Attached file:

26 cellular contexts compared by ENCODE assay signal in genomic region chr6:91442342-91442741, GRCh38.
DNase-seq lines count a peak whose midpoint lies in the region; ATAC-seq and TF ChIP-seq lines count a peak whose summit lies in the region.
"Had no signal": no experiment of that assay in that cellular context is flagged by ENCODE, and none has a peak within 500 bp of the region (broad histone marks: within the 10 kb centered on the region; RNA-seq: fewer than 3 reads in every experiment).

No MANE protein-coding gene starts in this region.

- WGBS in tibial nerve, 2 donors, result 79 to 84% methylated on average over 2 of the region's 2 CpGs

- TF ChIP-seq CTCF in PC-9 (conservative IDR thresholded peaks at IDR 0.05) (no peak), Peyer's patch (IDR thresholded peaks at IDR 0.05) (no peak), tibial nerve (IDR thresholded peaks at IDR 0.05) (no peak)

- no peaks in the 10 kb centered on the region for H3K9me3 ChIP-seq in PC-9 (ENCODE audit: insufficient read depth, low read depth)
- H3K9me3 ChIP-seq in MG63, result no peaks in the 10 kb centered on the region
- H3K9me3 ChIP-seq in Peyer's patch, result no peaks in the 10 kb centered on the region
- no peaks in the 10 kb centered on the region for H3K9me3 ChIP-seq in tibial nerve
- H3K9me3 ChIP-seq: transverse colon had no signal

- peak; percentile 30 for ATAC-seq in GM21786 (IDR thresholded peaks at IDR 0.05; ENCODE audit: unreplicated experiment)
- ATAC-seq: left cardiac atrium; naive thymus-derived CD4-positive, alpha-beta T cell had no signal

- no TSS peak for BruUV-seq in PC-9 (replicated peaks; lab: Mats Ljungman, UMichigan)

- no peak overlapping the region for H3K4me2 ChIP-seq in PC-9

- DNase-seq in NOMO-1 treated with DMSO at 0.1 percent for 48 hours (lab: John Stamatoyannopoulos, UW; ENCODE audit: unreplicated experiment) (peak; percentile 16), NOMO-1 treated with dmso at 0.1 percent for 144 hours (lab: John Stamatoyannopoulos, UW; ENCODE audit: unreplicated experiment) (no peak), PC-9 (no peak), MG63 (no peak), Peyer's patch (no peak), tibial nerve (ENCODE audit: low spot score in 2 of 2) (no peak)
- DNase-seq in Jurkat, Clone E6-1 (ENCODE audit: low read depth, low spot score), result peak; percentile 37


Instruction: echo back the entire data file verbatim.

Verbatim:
26 cellular contexts compared by ENCODE assay signal in genomic region chr6:91442342-91442741, GRCh38.
DNase-seq lines count a peak whose midpoint lies in the region; ATAC-seq and TF ChIP-seq lines count a peak whose summit lies in the region.
"Had no signal": no experiment of that assay in that cellular context is flagged by ENCODE, and none has a peak within 500 bp of the region (broad histone marks: within the 10 kb centered on the region; RNA-seq: fewer than 3 reads in every experiment).

No MANE protein-coding gene starts in this region.

- WGBS in tibial nerve, 2 donors, result 79 to 84% methylated on average over 2 of the region's 2 CpGs

- TF ChIP-seq CTCF in PC-9 (conservative IDR thresholded peaks at IDR 0.05) (no peak), Peyer's patch (IDR thresholded peaks at IDR 0.05) (no peak), tibial nerve (IDR thresholded peaks at IDR 0.05) (no peak)

- no peaks in the 10 kb centered on the region for H3K9me3 ChIP-seq in PC-9 (ENCODE audit: insufficient read depth, low read depth)
- H3K9me3 ChIP-seq in MG63, result no peaks in the 10 kb centered on the region
- H3K9me3 ChIP-seq in Peyer's patch, result no peaks in the 10 kb centered on the region
- no peaks in the 10 kb centered on the region for H3K9me3 ChIP-seq in tibial nerve
- H3K9me3 ChIP-seq: transverse colon had no signal

- peak; percentile 30 for ATAC-seq in GM21786 (IDR thresholded peaks at IDR 0.05; ENCODE audit: unreplicated experiment)
- ATAC-seq: left cardiac atrium; naive thymus-derived CD4-positive, alpha-beta T cell had no signal

- no TSS peak for BruUV-seq in PC-9 (replicated peaks; lab: Mats Ljungman, UMichigan)

- no peak overlapping the region for H3K4me2 ChIP-seq in PC-9

- DNase-seq in NOMO-1 treated with DMSO at 0.1 percent for 48 hours (lab: John Stamatoyannopoulos, UW; ENCODE audit: unreplicated experiment) (peak; percentile 16), NOMO-1 treated with dmso at 0.1 percent for 144 hours (lab: John Stamatoyannopoulos, UW; ENCODE audit: unreplicated experiment) (no peak), PC-9 (no peak), MG63 (no peak), Peyer's patch (no peak), tibial nerve (ENCODE audit: low spot score in 2 of 2) (no peak)
- DNase-seq in Jurkat, Clone E6-1 (ENCODE audit: low read depth, low spot score), result peak; percentile 37